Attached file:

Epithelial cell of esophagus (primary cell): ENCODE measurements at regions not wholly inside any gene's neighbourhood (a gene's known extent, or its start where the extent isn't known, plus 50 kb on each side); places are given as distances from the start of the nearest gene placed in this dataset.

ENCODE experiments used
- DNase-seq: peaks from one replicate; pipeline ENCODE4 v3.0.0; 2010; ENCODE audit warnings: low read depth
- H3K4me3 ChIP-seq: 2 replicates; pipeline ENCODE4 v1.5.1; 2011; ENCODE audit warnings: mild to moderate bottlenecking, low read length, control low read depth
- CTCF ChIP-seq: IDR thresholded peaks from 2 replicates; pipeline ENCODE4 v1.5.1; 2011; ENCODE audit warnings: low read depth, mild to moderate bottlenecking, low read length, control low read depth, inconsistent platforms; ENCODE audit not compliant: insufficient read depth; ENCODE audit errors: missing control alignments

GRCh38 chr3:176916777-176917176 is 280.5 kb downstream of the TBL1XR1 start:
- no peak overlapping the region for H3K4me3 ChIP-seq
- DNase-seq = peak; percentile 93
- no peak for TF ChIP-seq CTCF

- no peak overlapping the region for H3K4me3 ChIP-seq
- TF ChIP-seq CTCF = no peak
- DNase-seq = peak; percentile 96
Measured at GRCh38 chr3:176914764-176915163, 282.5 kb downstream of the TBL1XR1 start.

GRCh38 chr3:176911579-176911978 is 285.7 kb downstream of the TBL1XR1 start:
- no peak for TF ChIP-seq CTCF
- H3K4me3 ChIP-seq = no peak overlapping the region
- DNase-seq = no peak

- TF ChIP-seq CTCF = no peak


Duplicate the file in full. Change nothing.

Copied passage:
Epithelial cell of esophagus (primary cell): ENCODE measurements at regions not wholly inside any gene's neighbourhood (a gene's known extent, or its start where the extent isn't known, plus 50 kb on each side); places are given as distances from the start of the nearest gene placed in this dataset.

ENCODE experiments used
- DNase-seq: peaks from one replicate; pipeline ENCODE4 v3.0.0; 2010; ENCODE audit warnings: low read depth
- H3K4me3 ChIP-seq: 2 replicates; pipeline ENCODE4 v1.5.1; 2011; ENCODE audit warnings: mild to moderate bottlenecking, low read length, control low read depth
- CTCF ChIP-seq: IDR thresholded peaks from 2 replicates; pipeline ENCODE4 v1.5.1; 2011; ENCODE audit warnings: low read depth, mild to moderate bottlenecking, low read length, control low read depth, inconsistent platforms; ENCODE audit not compliant: insufficient read depth; ENCODE audit errors: missing control alignments

GRCh38 chr3:176916777-176917176 is 280.5 kb downstream of the TBL1XR1 start:
- no peak overlapping the region for H3K4me3 ChIP-seq
- DNase-seq = peak; percentile 93
- no peak for TF ChIP-seq CTCF

- no peak overlapping the region for H3K4me3 ChIP-seq
- TF ChIP-seq CTCF = no peak
- DNase-seq = peak; percentile 96
Measured at GRCh38 chr3:176914764-176915163, 282.5 kb downstream of the TBL1XR1 start.

GRCh38 chr3:176911579-176911978 is 285.7 kb downstream of the TBL1XR1 start:
- no peak for TF ChIP-seq CTCF
- H3K4me3 ChIP-seq = no peak overlapping the region
- DNase-seq = no peak

- TF ChIP-seq CTCF = no peak